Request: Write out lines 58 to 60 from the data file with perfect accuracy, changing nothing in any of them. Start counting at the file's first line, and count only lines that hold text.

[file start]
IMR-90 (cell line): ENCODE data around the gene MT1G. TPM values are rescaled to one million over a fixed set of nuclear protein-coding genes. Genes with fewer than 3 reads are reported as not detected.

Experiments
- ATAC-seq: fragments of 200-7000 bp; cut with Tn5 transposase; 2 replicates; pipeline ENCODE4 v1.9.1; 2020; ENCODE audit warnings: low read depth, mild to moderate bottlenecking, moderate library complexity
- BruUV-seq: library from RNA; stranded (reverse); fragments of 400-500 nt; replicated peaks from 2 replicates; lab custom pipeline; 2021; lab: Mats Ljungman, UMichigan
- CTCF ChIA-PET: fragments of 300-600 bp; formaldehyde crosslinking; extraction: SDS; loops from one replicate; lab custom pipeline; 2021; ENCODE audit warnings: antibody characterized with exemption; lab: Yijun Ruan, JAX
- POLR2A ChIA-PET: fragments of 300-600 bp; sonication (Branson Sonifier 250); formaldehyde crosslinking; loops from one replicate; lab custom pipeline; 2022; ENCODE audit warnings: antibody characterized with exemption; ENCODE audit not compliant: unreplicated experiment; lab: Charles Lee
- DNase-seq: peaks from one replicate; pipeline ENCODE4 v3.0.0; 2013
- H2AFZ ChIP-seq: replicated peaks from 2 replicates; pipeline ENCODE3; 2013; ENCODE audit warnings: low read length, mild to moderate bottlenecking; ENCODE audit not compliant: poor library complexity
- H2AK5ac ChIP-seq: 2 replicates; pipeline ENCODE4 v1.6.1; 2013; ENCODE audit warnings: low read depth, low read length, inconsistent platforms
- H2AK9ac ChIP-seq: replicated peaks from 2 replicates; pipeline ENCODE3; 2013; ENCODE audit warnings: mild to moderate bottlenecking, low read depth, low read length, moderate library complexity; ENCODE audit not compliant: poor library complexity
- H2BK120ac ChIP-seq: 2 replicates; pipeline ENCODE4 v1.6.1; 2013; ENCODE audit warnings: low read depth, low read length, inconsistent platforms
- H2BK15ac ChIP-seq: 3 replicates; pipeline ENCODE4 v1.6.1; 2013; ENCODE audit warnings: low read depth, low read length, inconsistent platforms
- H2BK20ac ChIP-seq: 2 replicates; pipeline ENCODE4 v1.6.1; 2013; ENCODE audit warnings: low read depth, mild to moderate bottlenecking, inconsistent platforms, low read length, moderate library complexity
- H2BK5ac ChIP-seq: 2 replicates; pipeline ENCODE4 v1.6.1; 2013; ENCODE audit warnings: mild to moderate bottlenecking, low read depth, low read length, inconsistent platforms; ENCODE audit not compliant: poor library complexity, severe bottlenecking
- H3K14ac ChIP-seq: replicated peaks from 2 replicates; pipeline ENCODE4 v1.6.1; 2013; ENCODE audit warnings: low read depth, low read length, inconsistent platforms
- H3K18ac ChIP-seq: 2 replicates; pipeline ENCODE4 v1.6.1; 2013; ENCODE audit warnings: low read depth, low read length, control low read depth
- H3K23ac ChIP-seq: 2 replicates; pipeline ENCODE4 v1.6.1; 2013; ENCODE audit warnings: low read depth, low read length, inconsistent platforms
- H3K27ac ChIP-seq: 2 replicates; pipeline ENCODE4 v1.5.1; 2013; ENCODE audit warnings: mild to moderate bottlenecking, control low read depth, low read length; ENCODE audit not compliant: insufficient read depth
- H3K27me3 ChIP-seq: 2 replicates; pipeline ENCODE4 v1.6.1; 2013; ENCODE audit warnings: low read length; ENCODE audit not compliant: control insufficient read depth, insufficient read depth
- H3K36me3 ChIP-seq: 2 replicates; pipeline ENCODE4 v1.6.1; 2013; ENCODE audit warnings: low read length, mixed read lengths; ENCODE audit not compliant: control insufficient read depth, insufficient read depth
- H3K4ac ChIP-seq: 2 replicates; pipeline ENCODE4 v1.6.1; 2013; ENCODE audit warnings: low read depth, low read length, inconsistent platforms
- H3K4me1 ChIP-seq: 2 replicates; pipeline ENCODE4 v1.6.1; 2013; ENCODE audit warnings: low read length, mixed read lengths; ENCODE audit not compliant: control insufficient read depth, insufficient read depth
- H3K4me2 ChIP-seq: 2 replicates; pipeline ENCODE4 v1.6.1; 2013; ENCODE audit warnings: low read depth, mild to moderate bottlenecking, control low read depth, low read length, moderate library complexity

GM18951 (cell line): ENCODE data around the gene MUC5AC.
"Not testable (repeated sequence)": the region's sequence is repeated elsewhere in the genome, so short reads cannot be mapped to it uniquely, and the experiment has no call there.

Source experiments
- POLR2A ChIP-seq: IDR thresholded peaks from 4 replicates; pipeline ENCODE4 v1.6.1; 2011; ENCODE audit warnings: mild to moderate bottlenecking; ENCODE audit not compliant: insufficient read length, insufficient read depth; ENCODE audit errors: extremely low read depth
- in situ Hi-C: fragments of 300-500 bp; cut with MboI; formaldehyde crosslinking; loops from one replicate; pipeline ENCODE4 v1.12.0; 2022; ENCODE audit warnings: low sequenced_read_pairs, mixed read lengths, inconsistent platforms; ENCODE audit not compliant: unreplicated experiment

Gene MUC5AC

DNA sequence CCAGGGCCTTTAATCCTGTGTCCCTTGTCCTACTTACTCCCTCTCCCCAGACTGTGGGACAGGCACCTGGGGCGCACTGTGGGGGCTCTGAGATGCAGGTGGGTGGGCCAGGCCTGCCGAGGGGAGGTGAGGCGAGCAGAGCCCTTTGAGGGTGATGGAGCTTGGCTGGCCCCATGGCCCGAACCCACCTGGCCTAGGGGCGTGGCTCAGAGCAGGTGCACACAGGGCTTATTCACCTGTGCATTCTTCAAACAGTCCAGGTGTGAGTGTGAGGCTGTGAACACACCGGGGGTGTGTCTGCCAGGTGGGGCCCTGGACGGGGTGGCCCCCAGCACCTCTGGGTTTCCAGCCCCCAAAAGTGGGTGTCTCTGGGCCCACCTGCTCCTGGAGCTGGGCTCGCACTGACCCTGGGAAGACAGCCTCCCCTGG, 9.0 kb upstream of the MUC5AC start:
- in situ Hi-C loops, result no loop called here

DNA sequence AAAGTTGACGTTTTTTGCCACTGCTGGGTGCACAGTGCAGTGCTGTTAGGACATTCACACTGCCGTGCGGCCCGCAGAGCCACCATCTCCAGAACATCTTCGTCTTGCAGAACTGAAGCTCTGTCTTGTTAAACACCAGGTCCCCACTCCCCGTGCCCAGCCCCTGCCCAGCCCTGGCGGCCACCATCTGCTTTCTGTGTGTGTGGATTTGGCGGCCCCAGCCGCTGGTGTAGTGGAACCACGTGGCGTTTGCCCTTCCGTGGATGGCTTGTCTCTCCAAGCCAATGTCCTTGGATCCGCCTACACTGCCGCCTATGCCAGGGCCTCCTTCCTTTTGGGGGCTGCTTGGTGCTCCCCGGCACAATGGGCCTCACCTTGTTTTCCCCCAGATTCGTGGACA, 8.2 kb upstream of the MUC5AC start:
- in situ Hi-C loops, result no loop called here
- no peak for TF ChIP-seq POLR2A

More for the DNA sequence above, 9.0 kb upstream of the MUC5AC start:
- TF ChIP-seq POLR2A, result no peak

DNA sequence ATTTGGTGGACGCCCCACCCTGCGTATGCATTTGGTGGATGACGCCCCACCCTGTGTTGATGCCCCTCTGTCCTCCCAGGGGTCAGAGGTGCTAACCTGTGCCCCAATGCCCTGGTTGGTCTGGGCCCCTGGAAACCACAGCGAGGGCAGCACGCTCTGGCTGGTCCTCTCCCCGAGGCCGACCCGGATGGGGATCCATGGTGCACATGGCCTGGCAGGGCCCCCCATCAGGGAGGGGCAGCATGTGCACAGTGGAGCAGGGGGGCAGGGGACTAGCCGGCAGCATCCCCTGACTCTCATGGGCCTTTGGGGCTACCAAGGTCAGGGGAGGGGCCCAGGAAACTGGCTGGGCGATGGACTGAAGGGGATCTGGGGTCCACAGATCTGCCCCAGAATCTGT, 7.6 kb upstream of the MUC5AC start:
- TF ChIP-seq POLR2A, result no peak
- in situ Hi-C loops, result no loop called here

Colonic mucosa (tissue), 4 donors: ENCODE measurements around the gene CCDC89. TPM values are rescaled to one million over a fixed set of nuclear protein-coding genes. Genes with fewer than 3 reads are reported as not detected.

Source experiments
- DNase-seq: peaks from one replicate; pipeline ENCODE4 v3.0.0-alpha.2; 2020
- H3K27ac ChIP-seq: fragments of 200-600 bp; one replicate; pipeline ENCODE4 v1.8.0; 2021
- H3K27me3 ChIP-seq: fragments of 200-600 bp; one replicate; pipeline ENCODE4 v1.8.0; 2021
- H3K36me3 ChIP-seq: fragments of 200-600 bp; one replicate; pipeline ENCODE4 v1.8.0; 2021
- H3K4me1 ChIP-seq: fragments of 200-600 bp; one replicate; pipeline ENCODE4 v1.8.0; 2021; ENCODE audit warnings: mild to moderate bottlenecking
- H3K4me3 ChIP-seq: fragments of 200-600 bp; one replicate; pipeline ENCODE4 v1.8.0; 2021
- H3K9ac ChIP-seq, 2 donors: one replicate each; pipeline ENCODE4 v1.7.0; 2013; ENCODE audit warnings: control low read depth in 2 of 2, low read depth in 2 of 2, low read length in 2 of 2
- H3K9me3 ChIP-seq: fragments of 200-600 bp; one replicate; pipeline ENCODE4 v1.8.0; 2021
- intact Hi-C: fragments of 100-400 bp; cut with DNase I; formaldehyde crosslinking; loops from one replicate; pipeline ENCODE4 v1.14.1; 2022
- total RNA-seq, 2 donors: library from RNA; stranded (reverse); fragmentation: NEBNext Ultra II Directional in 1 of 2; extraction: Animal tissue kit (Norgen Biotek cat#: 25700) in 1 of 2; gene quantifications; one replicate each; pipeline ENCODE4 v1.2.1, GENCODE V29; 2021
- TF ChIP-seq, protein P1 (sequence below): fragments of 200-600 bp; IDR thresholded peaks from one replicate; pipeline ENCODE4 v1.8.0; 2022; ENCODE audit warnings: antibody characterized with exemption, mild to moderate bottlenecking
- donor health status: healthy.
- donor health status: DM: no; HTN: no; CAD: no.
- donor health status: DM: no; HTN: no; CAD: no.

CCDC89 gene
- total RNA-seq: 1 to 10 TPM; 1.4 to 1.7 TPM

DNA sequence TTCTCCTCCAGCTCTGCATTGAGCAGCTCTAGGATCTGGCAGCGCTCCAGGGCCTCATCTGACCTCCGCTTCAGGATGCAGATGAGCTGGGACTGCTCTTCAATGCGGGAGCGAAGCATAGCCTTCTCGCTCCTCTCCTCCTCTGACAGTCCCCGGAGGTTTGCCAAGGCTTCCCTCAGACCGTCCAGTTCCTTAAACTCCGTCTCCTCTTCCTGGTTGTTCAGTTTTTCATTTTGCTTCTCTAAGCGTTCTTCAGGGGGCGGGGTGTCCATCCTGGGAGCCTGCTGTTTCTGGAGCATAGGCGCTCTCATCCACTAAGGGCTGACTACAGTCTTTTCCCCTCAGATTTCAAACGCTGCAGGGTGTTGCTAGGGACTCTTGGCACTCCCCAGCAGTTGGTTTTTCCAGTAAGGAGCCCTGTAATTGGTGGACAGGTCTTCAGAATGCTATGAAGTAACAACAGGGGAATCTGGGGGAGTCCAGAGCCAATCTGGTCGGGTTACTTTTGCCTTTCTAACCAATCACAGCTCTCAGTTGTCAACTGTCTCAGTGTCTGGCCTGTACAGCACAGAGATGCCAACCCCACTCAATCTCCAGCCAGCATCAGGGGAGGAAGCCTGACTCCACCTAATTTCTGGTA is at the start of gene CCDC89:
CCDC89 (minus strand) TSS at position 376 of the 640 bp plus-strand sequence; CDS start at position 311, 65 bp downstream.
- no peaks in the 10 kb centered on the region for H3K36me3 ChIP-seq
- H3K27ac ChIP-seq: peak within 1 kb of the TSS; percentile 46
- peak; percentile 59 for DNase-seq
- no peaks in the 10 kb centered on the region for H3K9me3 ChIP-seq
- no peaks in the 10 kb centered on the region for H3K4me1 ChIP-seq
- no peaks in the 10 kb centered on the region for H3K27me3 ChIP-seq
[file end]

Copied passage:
DNA sequence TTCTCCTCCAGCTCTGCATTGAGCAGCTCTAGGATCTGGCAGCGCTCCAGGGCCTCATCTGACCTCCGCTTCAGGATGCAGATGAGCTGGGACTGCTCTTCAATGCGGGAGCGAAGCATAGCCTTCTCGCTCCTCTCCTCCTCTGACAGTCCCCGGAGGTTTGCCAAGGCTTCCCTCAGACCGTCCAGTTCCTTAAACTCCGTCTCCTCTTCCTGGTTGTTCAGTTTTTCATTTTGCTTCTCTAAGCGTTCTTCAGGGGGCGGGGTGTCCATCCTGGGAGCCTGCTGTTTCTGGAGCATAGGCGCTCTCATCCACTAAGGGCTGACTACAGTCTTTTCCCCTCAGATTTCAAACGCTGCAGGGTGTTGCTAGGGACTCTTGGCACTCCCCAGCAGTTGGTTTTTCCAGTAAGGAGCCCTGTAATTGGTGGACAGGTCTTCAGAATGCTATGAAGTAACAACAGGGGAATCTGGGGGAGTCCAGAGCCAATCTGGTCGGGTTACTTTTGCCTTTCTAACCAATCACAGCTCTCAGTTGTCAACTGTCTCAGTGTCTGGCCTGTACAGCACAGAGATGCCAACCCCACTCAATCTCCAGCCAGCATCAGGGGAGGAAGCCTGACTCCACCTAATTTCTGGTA is at the start of gene CCDC89:
CCDC89 (minus strand) TSS at position 376 of the 640 bp plus-strand sequence; CDS start at position 311, 65 bp downstream.
- no peaks in the 10 kb centered on the region for H3K36me3 ChIP-seq